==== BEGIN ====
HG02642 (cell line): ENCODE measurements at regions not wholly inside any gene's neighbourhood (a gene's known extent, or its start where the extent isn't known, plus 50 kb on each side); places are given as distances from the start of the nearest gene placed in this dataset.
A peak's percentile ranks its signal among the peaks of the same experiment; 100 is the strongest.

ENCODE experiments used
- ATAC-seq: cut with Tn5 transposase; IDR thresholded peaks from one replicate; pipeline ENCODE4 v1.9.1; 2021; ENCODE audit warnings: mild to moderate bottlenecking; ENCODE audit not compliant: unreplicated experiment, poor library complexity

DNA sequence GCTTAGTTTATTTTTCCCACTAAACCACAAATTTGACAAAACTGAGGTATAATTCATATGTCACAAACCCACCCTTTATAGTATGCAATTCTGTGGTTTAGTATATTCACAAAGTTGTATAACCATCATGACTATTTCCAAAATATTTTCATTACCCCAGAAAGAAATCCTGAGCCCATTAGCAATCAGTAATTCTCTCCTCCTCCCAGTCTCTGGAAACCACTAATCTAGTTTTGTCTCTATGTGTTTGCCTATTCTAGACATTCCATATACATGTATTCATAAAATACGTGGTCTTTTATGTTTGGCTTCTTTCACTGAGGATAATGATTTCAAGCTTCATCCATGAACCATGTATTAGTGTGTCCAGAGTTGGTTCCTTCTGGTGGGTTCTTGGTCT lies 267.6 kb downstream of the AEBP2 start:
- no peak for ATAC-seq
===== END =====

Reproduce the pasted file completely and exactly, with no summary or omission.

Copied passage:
HG02642 (cell line): ENCODE measurements at regions not wholly inside any gene's neighbourhood (a gene's known extent, or its start where the extent isn't known, plus 50 kb on each side); places are given as distances from the start of the nearest gene placed in this dataset.
A peak's percentile ranks its signal among the peaks of the same experiment; 100 is the strongest.

ENCODE experiments used
- ATAC-seq: cut with Tn5 transposase; IDR thresholded peaks from one replicate; pipeline ENCODE4 v1.9.1; 2021; ENCODE audit warnings: mild to moderate bottlenecking; ENCODE audit not compliant: unreplicated experiment, poor library complexity

DNA sequence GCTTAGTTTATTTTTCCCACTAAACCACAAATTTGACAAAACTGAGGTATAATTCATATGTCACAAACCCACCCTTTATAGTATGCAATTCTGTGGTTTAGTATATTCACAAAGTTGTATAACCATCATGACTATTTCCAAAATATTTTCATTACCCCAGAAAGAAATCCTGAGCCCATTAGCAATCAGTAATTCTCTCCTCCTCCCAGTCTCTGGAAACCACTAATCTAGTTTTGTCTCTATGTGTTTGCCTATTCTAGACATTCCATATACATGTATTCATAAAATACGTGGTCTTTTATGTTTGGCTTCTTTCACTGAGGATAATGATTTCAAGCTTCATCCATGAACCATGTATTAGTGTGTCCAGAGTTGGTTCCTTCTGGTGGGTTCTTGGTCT lies 267.6 kb downstream of the AEBP2 start:
- no peak for ATAC-seq